November 28

 

And he believed the LORD, and he counted it to him as righteousness.  Genesis 15:6

 

We must recognize that God’s promises and commands are distinctly different.  God’s promises require faith.  God’s commands demand action.  God’s promises are absolute and will certainly happen because God himself carries them out.  On the other hand, his commands are never fully obeyed.  People don’t live up to God’s standards because they are pathetic sinners.  Fortunately, our righteousness doesn’t depend on our efforts to obey his commands.  We can never live up to God’s standards.  Instead, our righteousness depends on his promise, which is firmly established and cannot be changed.  The promise will certainly happen when we believe it.  Therefore, it’s undeniably true that faith alone justifies because faith alone accepts the promise.

Our own efforts to obey God’s commands don’t earn us God’s approval.  Still, we must teach God’s commands and try to obey them in order to become aware of how desperate our situation is.  We need to realize just how much we need God’s mercy and goodwill.  We didn’t make this theology up, and it didn’t grow inside our heads, as our opponents keep yelling and screaming.  Paul teaches it by quoting Moses, who says that Abraham believed God and that God credited it to him as righteousness.  In other words, Abraham was justified because he believed the promise.

All of God’s promises are based on Christ.  If we didn’t have Christ as our mediator, God would have nothing to do with us.  There’s only one difference between Abraham’s faith and ours.  Abraham believed in the promised Christ who was still to come.  We believe in the Christ who has already come.  We all are saved because of this same faith.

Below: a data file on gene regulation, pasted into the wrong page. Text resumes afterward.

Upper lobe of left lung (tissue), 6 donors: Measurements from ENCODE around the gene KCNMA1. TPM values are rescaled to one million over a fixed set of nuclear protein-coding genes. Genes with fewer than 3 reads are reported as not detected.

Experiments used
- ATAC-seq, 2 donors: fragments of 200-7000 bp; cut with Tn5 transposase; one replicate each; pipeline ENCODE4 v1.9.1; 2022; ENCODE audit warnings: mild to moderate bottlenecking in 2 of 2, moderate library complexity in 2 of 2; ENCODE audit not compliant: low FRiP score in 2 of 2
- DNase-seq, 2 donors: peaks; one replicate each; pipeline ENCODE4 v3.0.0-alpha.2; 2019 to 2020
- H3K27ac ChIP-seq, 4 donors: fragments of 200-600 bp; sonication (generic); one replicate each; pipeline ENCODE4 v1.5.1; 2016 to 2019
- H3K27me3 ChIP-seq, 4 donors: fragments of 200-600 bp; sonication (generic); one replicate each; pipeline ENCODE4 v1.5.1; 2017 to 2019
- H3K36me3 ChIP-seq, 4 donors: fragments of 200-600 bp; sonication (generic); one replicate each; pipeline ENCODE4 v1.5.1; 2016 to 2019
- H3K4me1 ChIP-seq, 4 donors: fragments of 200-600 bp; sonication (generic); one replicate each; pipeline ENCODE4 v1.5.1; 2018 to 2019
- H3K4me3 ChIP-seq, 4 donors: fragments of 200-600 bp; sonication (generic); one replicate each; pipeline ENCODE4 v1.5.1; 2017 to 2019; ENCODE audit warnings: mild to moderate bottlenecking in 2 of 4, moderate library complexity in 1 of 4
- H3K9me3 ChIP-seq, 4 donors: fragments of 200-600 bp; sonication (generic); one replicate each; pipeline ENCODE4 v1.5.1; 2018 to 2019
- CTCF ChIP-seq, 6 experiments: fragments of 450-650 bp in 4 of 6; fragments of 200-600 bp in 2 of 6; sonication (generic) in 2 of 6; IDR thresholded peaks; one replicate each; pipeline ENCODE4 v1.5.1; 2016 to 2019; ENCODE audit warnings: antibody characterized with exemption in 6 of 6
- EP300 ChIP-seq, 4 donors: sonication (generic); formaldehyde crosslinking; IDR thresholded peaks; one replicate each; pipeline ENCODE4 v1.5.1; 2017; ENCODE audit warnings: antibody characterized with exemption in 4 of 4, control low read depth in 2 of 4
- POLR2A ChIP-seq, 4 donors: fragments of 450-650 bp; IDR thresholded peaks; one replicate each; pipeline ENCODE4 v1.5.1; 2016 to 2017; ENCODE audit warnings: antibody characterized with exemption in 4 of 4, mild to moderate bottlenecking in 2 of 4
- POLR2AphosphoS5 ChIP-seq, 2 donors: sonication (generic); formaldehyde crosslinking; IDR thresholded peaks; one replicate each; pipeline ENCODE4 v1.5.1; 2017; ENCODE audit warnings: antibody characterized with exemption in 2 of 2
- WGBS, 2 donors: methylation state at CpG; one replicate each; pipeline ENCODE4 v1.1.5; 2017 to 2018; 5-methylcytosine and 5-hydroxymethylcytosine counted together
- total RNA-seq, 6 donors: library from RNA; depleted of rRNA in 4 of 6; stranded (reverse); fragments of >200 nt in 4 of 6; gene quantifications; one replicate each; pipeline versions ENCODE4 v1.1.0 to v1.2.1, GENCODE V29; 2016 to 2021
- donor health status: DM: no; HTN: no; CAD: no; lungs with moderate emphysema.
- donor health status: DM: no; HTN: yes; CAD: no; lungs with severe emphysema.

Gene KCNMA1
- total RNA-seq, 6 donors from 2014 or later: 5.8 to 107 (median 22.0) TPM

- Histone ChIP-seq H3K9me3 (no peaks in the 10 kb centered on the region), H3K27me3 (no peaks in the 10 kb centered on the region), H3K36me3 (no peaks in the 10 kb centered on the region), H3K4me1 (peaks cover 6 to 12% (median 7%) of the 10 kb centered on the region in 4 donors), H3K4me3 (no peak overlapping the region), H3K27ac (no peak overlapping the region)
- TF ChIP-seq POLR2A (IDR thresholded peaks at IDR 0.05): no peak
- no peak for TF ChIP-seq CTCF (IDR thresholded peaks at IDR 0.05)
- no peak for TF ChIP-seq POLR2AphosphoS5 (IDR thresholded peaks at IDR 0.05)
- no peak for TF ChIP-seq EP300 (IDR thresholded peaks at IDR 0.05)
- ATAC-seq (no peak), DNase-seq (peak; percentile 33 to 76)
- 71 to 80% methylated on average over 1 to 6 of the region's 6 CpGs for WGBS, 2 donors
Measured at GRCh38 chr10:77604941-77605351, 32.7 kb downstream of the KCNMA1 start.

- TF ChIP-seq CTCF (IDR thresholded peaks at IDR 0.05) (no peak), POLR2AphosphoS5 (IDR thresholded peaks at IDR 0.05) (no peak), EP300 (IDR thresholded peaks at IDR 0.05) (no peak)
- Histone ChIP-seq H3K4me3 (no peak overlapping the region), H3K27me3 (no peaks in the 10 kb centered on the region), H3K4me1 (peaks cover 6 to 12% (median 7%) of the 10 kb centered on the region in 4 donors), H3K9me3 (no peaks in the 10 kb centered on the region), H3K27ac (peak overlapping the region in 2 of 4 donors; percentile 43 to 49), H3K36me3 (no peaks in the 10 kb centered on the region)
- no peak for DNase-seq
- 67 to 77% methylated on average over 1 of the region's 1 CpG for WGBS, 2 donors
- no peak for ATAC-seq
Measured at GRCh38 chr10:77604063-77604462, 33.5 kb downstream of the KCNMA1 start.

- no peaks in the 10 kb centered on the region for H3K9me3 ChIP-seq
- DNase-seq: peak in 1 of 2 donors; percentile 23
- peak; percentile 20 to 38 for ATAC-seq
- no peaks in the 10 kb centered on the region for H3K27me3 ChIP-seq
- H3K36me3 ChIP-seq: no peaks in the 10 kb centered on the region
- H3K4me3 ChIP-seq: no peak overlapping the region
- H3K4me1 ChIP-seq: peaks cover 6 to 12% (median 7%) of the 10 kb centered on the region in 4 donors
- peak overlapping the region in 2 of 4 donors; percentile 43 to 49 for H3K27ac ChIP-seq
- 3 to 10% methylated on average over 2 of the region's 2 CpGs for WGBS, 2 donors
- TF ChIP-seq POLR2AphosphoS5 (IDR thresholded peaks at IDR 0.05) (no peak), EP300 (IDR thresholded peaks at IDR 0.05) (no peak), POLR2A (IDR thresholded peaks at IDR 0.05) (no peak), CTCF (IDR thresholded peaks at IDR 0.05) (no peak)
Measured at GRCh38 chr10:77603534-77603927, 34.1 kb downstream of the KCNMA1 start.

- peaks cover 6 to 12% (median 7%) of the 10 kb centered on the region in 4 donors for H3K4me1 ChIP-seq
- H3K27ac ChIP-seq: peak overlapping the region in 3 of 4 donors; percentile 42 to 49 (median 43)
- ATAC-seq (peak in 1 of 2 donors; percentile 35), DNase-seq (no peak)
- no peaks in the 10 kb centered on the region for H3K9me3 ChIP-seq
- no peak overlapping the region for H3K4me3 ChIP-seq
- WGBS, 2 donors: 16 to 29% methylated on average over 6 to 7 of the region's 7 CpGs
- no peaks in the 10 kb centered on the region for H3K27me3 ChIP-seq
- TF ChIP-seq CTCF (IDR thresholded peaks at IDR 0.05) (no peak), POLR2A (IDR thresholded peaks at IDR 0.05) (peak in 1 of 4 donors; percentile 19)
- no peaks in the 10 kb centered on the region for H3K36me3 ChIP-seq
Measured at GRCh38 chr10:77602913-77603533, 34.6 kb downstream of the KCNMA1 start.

Martin Luther’s 95 Theses

 

95 Theses are reproduced in their entirety, with an introduction and explanatory notes to aid readers in discerning the significance of Luther’s call to reformation.

The Ninety-Five Theses is a text that everyone knows, most refer to, but few actually read, writes Stephen Nichols. Nevertheless, it is such a crucial text that it deserves to be read widely. Toward that end, Nichols has prepared this edition with an illuminating introduction, explanatory notes, and several illustrations. Martin Luther has left a legacy that continues to enrich the church through his writings. . ., writes Nichols. All of this may be traced back to the last day in October 1517 and the nailing of the Ninety-Five Theses to the church door.

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